We have identified several other key ways to defend against a data breach. These include:
- Understand Threat Actors – Threat Actors are cybercriminals, hackers, hacktivists, insiders, or state-sponsored actors. Businesses and government institutions are targeted for personal gain and are typically financially motivated. State-sponsored threat actors target intellectual property and secrets or disrupt major enterprise businesses for political gain.
- Follow The Principle Of Least Privilege: This security concept grants users or service accounts the minimum required permissions to do their jobs. A policy of denying by default minimizes the risk of having users and administrators, automation tools, and service accounts over-specced, such as granting a database account write permissions when only read is needed.
- Implement Defense In-Depth: It’s important to remember that security control can fail. Create multiple layers of security to ‘catch all’ threats surrounding the data center’s physical security (including administrative processes) and remote access controls such as VPN, IAM, and Zero Trust networking. Invest in network security such as a DMZ, Firewall, or WAF, ensure server security by patching, and always encrypt your storage.
- Understand the Shared Responsibility Model: The general rule is that the cloud provider is responsible for the data center and the infrastructure that makes up the cloud platform, including the servers, storage, and networking layers. The customer is responsible for data integrity, usually application, middleware, and operating system security. Make sure you check the fine details with your chosen provider.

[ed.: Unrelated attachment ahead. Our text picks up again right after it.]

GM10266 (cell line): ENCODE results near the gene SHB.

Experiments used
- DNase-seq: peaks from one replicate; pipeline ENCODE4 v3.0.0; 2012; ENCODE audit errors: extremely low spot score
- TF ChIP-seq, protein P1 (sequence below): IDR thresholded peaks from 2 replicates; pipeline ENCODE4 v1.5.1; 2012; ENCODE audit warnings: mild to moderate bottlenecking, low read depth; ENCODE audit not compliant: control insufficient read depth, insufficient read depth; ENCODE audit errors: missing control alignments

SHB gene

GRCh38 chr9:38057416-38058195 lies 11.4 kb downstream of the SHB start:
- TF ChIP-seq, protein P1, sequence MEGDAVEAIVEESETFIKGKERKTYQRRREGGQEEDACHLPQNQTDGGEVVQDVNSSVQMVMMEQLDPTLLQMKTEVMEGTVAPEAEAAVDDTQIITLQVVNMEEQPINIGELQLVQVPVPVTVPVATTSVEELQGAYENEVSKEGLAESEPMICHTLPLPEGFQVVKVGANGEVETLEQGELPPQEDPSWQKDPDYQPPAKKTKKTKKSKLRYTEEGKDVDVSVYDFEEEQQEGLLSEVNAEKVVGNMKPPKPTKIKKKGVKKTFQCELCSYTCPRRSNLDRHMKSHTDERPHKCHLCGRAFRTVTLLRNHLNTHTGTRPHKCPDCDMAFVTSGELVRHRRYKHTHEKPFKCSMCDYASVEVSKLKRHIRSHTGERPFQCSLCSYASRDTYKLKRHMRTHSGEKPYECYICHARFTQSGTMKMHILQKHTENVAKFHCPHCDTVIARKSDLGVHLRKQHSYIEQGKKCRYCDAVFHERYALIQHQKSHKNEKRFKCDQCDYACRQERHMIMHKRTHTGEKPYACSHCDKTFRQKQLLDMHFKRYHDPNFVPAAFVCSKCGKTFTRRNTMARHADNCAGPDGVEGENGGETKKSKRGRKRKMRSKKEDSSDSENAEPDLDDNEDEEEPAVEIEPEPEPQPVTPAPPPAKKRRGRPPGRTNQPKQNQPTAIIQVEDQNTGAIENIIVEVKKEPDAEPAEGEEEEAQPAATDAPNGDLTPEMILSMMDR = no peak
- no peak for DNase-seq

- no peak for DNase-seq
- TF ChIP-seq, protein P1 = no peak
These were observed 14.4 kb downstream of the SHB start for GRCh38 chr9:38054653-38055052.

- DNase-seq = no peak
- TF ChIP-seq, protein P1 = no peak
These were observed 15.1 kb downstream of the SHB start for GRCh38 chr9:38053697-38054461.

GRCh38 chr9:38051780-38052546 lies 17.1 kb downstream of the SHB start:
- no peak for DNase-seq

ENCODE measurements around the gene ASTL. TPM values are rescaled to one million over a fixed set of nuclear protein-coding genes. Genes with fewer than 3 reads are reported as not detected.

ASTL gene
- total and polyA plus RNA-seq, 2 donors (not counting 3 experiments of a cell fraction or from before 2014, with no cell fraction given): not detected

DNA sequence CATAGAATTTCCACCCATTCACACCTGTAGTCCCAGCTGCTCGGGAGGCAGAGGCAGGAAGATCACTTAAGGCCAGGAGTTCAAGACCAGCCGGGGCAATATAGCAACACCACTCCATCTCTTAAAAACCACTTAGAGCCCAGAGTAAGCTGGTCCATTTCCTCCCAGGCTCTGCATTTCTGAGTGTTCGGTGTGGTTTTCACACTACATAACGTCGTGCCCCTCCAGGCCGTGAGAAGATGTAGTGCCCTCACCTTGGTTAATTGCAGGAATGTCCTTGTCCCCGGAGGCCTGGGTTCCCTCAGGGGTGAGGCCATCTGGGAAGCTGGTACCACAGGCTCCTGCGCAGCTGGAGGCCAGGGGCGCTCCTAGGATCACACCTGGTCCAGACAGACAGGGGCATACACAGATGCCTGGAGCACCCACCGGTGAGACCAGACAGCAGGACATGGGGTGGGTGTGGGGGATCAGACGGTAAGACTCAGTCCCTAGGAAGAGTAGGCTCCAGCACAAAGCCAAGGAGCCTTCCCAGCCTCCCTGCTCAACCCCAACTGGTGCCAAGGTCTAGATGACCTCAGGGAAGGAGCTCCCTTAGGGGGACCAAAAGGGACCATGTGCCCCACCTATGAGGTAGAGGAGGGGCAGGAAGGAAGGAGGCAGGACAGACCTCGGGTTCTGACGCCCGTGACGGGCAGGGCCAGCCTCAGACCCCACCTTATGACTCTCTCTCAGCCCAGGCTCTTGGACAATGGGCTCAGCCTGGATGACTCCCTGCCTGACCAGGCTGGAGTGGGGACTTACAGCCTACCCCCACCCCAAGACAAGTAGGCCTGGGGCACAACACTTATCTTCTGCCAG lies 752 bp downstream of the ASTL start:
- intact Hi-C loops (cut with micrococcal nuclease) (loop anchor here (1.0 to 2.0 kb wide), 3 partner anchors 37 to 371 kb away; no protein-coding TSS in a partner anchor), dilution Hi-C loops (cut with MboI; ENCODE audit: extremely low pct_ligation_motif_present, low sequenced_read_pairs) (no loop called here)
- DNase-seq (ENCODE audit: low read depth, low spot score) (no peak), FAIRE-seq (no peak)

Cloud Security Atlantic.Net
Unfortunately, it does seem that data breaches in the cloud are getting worse; however, it’s important to remember that awareness is improving and that many businesses are taking appropriate action to secure their infrastructure to industry best practices. Cybersecurity is always on the agenda when we speak to our customers.
You will be pleased to know that Atlantic.Net cloud services feature some of the best security standards for any cloud provider. Our cloud infrastructure and business processes are aligned to create a security-defined service.
Atlantic.Net has been providing cutting-edge hosting services for over 29 years. We offer a full suite of managed services, including managed networking, managed security, Intrusion Protection Systems, Web Application Firewalls, and so on. In addition, our always-available professional support team will build the perfect solution for your business or organization.
Atlantic.Net is ready to help you attain fast compliance with various certifications, such as SOC 2 and SOC 3, HIPAA, and HITECH, with 24x7x365 support, monitoring, and world-class data center infrastructure. For faster application deployment, free IT architecture design, and assessment, visit us at www.atlantic.net, call 888-618-DATA (3282), or email us at [email protected].